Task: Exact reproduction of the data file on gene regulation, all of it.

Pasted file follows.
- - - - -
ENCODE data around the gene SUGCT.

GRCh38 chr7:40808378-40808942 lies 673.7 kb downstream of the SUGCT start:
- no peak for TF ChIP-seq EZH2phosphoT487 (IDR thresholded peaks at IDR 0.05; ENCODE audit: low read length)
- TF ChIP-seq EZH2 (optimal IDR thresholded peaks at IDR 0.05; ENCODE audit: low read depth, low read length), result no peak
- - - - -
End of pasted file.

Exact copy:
ENCODE data around the gene SUGCT.

GRCh38 chr7:40808378-40808942 lies 673.7 kb downstream of the SUGCT start:
- no peak for TF ChIP-seq EZH2phosphoT487 (IDR thresholded peaks at IDR 0.05; ENCODE audit: low read length)
- TF ChIP-seq EZH2 (optimal IDR thresholded peaks at IDR 0.05; ENCODE audit: low read depth, low read length), result no peak